Writing a personal statement
Where to start
Use our personal statement timeline to see when you need to get started.
- Course descriptions mention the qualities, skills and experience it’s useful to have for each subject – take note of these to help you decide what to write about.
- Remember it’s the same personal statement for all the courses you apply to, so avoid mentioning unis and colleges by name. Most students choose similar subjects, but if you’ve chosen a variety, just write about common themes – like problem solving or creativity.
What to write about
- Why you are applying – your ambitions and what interests you about the subject, course providers and higher education.
- What makes you suitable – any relevant skills, experience or achievements gained from education, work or other activities.
If you do or have done any of these before, they could be ideal things to mention in your personal statement. Or you might be able to organise or start a new activity before you send your application.
- Clubs or societies you belong to – perhaps sporting, creative or musical.
- Employment or volunteering – such as vInspired Awards, WorldWide Volunteering Certificate or Project Trust)
- Skills developed with ASDAN, Duke of Edinburgh, National Citizen Service or young enterprise.
- Science, technology, engineering or maths skills gained with the Crest Awards.
- A higher education taster course at a summer school like Villiers Park or free online courses like FutureLearn.
- You may also be able to get accreditation in personal effectiveness from ASDAN for activities that prepare you for higher education.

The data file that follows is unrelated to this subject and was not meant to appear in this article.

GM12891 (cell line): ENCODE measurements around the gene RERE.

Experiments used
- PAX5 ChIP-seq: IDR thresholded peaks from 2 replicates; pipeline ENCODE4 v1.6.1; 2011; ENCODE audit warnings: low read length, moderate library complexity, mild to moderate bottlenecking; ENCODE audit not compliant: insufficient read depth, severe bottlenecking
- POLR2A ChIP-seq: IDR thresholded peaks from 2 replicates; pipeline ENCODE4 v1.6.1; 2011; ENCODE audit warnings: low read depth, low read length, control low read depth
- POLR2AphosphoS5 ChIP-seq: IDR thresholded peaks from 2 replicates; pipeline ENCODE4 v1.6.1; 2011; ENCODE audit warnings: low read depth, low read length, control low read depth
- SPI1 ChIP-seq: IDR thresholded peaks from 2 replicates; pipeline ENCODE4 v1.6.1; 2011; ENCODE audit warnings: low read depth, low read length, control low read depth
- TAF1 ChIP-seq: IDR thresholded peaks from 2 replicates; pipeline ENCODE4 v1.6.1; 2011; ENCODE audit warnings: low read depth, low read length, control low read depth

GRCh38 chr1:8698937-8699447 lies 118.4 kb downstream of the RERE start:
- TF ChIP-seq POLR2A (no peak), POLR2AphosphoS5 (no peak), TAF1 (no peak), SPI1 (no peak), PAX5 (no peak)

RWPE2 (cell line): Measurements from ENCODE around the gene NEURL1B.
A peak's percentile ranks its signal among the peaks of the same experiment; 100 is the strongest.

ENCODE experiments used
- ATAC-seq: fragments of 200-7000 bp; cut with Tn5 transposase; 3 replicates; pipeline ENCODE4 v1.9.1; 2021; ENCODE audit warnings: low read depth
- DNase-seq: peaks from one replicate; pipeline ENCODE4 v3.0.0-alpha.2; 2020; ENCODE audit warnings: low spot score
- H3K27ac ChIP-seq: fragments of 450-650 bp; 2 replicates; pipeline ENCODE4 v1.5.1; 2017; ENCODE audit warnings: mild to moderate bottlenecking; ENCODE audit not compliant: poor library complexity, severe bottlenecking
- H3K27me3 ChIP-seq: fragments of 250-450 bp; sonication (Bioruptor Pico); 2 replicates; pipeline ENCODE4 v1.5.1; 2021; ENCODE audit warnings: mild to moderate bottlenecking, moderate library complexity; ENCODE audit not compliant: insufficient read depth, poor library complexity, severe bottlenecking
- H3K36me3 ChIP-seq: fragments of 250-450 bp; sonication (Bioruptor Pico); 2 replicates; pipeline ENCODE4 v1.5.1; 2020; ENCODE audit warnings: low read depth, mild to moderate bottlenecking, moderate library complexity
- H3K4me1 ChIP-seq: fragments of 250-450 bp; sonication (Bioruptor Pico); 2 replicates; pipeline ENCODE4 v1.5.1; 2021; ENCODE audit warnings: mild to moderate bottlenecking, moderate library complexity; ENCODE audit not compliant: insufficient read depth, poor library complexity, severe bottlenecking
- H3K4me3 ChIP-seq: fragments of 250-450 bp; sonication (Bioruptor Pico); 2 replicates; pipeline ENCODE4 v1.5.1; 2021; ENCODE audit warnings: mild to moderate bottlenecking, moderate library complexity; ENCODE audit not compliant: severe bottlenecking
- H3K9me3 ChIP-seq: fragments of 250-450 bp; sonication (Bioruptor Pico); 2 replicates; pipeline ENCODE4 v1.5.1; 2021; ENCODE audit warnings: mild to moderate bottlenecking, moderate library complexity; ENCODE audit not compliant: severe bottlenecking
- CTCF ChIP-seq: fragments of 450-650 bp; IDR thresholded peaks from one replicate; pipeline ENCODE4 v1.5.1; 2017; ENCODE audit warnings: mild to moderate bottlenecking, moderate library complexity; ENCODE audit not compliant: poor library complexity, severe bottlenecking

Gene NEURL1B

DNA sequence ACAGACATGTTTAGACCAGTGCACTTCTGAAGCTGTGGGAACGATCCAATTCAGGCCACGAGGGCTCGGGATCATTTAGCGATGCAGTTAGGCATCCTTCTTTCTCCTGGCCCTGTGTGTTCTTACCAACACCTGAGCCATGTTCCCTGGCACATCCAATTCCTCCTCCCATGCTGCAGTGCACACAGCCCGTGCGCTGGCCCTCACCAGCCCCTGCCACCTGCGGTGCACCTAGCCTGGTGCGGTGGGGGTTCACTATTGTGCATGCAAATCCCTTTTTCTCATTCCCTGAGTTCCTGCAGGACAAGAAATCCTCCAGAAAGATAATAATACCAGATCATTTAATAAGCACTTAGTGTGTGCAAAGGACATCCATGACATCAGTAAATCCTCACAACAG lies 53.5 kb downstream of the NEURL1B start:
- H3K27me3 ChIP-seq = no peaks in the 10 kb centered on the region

- Free online study skills courses.
- Why you want to study in the UK
- Your English language skills and any English courses or tests you’ve taken
- Why you want to be an international student rather than study in your own country
Here’s where you can mention any alternative entry requirements you’ve used – like an Access course or APL – demonstrating the skills and knowledge you’ve gained through your previous experiences.
How to write it
- Structure your info to reflect the skills and qualities the universities and colleges value most.
- Write in an enthusiastic, concise and natural style – nothing too complex.
- Try to stand out, but be careful with humour, quotes or anything unusual – just in case the admissions tutor doesn’t have the same sense of humour as you.
- Proofread aloud and get your teachers, advisers and family to check – then redraft until you’re happy with it and the grammar, spelling and punctuation are correct.
Check the 4,000 character and 47 line limits though – some word processors get different values if they don’t count tabs and paragraph spacing as individual characters.
When you do add it to your application, save it regularly as it times out after 35 minutes of inactivity.
You can use some European characters in your personal details, personal statement, employment and referee details. Some of these will be substituted with UK equivalent characters. Check our Extended character sets substitutions for more details.
- To register in Welsh, when you go to the application service ‘Apply’, you can select ‘Cymraeg’.
- When you’re logged in to your application you can change the language to English or Welsh on the ‘Options’ page.
- The help text in Apply is available in Welsh too.
- In Apply you can choose to receive correspondence from course providers and from us in Welsh.
If we find any similarity in your personal statement, your application will be flagged. Then we’ll email an alert to you and your university or college choices and this could have serious consequences for your application.
If you want to send any more information you can ask your university and college choices if they’ll accept further details.
- If they agree, you should send it to them, rather than us.
- After we receive your application, we’ll send you a welcome email that includes your Personal ID – quote your Personal ID along with the further information you send to the unis and colleges, so they can link it to your UCAS application.